Holy Thursday and Good Friday


On Thursday and Friday in the week following Palm/Passion Sunday, churches around the world will be filled with Christians celebrating the liturgies of Holy Thursday and Good Friday.
Originally the passion, death and resurrection of Christ were celebrated on one day. The annual Pascha consisted of a joyful Eucharist on Easter Sunday morning followed by a day of feasting.
Later, the celebration of the Pascha was divided up and historicised. Christians began to commemorate the Last Supper on the Thursday before Pascha and what became known as Good Friday focussed on the passion, crucifixion and death of Jesus.
Like other feasts and seasons of the liturgical year, the liturgies of Holy Thursday and Good Friday are not re-enactments of historical events. Jesus does not institute the Lord’s Supper again on Holy Thursday or die again on Good Friday and rise again on Easter Sunday morning. Rather, the paschal mystery is being celebrated in our very midst by the crucified and risen Christ, present in the church today through the power of the Holy Spirit.
Celebrations of these two special days centre on the key elements of the rites as given, not on “added extras”. For example, at the Mass of the Lord’s Supper the focus is on the reading of the story of the washing of the feet from John’s gospel, on a ritual foot-washing, on celebrating the Eucharist using all the best eucharistic practices, and on the solemn transfer of the Holy Eucharist. The addition of rituals such as receiving the blessed oils from the cathedral or commissioning special ministers of communion will distract from this central focus.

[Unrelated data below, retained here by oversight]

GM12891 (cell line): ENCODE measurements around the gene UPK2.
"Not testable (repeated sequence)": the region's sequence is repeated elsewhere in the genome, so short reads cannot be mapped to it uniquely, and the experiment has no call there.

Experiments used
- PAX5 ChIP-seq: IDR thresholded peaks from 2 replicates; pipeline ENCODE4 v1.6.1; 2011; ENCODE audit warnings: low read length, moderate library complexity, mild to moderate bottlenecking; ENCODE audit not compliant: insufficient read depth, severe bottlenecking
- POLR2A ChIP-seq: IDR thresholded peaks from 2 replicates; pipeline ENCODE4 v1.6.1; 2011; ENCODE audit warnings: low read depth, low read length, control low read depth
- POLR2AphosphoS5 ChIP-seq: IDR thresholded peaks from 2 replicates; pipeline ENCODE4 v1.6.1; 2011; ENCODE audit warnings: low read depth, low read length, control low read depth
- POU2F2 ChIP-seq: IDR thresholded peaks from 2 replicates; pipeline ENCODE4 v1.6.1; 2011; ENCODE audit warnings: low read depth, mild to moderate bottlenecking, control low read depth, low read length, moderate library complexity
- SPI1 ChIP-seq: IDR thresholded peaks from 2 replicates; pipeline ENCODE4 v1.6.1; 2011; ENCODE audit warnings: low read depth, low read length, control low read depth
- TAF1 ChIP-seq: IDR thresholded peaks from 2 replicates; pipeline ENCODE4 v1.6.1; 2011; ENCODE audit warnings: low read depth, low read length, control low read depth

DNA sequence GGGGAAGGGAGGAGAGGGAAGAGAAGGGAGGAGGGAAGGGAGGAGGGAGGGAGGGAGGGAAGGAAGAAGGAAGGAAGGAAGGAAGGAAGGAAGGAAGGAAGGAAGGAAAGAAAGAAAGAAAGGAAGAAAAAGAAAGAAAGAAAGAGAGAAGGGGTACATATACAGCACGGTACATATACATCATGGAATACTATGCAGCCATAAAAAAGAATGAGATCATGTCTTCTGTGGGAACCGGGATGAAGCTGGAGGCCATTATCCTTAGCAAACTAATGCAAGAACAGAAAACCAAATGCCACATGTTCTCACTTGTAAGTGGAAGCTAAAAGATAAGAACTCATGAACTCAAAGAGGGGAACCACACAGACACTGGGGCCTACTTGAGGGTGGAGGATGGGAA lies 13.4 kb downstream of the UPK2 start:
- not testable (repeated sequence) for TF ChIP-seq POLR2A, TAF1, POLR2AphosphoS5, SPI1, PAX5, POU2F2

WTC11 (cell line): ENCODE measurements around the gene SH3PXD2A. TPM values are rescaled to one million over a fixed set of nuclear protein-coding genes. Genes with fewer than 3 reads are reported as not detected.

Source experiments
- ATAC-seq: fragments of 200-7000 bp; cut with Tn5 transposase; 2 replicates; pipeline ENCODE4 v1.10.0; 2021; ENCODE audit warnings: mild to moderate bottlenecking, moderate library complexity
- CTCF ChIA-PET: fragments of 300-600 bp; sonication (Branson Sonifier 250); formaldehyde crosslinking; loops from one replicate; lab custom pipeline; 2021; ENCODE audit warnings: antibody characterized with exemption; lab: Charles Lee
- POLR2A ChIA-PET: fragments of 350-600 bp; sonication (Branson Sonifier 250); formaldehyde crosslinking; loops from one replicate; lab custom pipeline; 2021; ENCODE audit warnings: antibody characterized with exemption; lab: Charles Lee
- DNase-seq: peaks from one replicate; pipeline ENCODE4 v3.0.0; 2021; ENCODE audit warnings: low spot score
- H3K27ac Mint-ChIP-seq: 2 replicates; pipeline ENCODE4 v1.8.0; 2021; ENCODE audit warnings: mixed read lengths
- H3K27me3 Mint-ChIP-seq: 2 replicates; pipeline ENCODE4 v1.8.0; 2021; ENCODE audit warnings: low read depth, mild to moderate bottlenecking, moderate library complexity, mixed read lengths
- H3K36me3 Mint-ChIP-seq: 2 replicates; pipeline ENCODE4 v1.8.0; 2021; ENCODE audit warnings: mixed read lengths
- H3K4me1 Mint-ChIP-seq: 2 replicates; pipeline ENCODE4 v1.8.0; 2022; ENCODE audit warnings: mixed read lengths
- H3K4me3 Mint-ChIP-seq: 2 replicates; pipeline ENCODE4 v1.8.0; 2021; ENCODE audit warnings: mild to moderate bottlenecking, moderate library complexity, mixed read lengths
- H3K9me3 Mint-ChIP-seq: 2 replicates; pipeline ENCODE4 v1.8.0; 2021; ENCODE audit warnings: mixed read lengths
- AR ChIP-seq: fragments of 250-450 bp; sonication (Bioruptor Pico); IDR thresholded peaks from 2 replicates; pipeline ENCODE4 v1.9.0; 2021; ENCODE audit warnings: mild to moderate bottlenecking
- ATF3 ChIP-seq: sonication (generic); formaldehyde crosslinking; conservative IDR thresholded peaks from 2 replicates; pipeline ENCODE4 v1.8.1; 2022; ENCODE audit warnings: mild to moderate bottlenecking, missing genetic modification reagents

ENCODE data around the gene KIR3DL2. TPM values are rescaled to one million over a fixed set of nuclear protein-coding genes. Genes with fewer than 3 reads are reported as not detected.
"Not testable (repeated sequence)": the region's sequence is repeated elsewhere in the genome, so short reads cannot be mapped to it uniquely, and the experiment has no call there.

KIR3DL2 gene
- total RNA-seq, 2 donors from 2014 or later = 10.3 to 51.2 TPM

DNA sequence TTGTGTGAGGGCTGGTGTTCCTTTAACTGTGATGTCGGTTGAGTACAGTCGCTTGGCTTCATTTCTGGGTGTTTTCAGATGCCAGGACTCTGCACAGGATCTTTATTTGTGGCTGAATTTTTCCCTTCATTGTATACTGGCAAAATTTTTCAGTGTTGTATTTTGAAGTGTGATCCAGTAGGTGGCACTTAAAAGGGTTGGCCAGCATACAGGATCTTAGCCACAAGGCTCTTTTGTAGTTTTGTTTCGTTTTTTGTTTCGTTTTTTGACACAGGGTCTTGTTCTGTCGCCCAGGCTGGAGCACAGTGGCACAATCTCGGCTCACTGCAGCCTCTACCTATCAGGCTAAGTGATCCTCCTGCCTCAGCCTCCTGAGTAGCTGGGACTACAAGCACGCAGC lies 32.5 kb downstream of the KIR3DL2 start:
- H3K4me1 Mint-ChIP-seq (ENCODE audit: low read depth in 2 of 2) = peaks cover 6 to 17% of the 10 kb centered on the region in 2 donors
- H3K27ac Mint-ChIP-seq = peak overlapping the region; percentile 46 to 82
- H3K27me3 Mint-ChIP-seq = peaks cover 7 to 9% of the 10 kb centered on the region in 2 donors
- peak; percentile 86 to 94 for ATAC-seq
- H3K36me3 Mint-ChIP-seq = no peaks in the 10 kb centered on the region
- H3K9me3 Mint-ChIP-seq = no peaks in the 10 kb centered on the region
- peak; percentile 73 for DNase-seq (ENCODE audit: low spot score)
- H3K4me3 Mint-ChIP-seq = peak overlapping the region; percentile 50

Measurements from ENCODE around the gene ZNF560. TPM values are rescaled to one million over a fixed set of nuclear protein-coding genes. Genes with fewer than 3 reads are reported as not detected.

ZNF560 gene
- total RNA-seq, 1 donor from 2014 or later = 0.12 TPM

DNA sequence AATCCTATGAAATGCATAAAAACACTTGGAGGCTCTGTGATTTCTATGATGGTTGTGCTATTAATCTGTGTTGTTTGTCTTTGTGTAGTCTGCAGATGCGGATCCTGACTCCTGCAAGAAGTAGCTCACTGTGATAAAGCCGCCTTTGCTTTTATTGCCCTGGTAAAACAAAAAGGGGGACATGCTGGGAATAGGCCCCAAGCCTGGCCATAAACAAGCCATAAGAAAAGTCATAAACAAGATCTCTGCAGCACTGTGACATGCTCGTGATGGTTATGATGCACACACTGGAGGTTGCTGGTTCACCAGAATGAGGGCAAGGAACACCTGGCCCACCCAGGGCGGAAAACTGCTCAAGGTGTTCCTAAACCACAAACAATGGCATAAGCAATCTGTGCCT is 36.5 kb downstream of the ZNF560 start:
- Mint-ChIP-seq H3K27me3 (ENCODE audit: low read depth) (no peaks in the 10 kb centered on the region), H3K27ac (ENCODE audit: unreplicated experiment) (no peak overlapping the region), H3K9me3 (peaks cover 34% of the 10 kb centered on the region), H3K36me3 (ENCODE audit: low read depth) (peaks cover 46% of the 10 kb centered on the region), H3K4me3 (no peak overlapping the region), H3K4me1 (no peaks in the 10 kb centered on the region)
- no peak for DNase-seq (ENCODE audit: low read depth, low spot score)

Parishes are sometimes tempted to use rituals such mutual hand washing as an alternative to the washing of feet so that everyone can take part. But foot washing speaks powerfully of humility and self-sacrifice; hand washing was Pontius Pilate’s gesture.
The central elements for Good Friday are the proclamation of the passion from John, the general intercessions, veneration of the cross and holy communion. The celebration finishes with the prayer over the people who then depart in silence.
Processions are a key part of the liturgy on both days. On Holy Thursday night the Blessed Sacrament is solemnly carried through the church to a special place of reservation. On Good Friday many parishioners will participate in a procession by following the path that Jesus trod en route to his crucifixion as they join in the traditional parish celebration of the Stations of the Cross.
There is an important difference between the celebrations on Holy Thursday and Good Friday and other Masses during the year.
The Mass on Holy Thursday evening begins in the usual way but there is no blessing or dismissal at the end. Instead there is a procession of the Blessed Sacrament to the place of reservation. People depart in silence. The Good Friday liturgy begins with a silent procession, a period of silent prayer, and the opening prayer. It finishes with the prayer over the people. Again there is no final blessing or dismissal and people depart in silence.
The liturgies of Holy Thursday and Good Friday give the sense of being unfinished, incomplete. We are left up in the air waiting for something more. And there is more – the culmination – the Easter Vigil!


Elizabeth Harrington